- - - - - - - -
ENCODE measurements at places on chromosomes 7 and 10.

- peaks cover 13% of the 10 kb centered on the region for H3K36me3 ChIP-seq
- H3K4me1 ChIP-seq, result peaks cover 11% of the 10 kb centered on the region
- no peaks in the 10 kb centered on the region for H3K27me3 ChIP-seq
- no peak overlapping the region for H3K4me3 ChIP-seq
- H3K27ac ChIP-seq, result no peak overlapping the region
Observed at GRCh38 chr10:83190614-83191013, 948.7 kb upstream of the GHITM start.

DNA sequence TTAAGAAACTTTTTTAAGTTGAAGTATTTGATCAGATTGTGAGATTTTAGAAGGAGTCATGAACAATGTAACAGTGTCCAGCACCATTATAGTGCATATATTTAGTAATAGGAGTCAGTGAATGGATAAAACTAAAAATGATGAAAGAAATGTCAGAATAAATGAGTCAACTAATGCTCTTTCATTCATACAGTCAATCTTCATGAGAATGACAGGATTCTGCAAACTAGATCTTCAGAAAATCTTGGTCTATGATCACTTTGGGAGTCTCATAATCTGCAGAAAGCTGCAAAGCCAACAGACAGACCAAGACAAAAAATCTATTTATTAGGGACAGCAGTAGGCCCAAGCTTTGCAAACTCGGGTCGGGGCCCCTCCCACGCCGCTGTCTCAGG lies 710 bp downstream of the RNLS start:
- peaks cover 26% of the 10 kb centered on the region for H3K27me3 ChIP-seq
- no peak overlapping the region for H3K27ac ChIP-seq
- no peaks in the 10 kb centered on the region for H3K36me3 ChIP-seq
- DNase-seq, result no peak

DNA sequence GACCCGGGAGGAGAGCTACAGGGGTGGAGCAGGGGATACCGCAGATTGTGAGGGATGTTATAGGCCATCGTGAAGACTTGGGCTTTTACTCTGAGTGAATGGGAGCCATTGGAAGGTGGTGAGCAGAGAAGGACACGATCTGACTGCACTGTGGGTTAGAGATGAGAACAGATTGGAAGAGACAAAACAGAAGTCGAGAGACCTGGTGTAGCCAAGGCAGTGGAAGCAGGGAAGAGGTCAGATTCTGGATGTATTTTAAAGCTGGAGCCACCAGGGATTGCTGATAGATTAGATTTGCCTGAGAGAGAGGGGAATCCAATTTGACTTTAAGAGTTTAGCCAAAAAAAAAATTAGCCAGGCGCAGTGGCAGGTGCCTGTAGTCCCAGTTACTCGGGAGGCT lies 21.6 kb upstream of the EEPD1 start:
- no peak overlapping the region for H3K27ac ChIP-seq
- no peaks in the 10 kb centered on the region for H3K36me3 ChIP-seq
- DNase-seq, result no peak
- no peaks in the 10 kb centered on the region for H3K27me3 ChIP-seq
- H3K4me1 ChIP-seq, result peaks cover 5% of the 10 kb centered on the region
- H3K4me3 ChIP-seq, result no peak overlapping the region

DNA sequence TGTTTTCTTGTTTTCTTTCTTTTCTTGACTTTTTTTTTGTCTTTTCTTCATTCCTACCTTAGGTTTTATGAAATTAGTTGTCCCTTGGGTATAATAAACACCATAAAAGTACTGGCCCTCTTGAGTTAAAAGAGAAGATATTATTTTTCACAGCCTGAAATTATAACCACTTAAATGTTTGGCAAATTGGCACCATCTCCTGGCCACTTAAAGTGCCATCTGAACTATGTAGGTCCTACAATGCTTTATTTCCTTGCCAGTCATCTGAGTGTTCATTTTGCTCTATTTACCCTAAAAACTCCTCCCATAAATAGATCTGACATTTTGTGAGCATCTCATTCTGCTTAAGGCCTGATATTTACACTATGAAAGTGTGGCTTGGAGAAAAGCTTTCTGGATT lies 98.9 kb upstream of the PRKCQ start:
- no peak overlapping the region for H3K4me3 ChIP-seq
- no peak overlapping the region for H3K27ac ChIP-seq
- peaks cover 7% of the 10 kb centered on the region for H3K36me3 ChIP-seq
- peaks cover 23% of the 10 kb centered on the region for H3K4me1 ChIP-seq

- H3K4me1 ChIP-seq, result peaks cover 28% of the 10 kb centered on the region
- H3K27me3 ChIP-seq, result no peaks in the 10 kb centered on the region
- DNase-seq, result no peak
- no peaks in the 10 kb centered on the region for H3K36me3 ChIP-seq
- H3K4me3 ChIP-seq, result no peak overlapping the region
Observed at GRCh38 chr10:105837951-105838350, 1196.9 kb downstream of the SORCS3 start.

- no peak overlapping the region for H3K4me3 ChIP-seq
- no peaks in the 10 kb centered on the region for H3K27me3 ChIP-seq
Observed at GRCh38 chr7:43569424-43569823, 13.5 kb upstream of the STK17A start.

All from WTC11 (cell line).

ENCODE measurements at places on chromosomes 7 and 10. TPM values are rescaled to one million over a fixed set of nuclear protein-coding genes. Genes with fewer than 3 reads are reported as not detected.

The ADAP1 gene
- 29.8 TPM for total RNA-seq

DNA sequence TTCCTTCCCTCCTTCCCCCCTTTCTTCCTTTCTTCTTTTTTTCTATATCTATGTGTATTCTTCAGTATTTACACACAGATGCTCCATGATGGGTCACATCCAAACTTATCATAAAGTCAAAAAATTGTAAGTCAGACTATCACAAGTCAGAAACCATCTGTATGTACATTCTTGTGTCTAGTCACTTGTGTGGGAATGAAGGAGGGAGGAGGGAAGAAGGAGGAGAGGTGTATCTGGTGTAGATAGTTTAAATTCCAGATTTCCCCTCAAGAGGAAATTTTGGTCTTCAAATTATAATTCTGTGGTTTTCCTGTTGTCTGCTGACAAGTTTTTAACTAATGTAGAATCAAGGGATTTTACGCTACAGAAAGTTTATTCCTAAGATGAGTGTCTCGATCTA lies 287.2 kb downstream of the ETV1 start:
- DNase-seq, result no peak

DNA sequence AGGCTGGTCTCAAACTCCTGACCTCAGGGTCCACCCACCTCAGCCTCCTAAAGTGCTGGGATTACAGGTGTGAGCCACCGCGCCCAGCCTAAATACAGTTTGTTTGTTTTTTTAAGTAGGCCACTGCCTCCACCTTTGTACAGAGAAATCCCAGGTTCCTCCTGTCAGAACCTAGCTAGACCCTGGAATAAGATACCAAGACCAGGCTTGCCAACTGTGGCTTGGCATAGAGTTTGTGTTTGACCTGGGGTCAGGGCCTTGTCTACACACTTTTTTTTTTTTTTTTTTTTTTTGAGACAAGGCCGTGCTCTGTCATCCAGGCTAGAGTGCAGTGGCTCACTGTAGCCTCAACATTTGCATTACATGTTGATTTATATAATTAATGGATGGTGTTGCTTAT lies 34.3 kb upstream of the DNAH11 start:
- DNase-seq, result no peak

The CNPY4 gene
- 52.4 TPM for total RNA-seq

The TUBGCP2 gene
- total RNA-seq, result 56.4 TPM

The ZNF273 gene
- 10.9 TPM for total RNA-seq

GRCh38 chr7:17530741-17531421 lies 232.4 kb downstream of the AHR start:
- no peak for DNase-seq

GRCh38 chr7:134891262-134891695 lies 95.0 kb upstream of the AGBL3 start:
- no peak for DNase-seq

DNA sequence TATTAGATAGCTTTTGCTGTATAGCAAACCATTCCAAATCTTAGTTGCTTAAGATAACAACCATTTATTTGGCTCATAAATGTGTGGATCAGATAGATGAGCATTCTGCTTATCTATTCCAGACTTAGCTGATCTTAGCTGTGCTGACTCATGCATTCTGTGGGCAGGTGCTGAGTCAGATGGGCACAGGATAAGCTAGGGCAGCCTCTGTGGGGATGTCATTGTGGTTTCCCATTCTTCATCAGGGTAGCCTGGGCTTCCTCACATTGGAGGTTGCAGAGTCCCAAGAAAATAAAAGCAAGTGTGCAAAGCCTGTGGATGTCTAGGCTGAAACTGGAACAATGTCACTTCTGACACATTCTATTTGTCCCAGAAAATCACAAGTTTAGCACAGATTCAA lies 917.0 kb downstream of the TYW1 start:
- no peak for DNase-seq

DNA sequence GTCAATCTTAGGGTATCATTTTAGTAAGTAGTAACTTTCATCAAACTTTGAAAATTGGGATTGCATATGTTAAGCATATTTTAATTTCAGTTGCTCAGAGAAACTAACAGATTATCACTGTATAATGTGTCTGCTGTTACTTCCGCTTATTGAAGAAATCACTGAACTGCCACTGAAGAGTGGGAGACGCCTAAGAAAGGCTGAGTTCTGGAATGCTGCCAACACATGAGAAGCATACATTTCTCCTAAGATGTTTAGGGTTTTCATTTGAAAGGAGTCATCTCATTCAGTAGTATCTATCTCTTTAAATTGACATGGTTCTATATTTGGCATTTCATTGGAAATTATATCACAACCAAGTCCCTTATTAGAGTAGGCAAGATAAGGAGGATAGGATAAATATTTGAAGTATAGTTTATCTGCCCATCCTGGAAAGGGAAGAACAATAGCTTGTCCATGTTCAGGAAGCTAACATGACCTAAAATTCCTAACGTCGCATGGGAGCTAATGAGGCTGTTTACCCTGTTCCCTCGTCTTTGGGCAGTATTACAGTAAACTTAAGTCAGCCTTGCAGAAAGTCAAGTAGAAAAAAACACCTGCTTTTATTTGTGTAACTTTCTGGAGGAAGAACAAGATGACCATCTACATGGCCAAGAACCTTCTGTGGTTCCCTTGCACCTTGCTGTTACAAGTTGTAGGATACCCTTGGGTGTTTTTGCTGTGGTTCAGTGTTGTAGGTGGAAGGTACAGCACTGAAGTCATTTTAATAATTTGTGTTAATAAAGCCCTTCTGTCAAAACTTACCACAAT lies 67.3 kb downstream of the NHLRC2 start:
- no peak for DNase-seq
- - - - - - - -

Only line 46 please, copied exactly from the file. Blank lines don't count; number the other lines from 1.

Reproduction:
The ZNF273 gene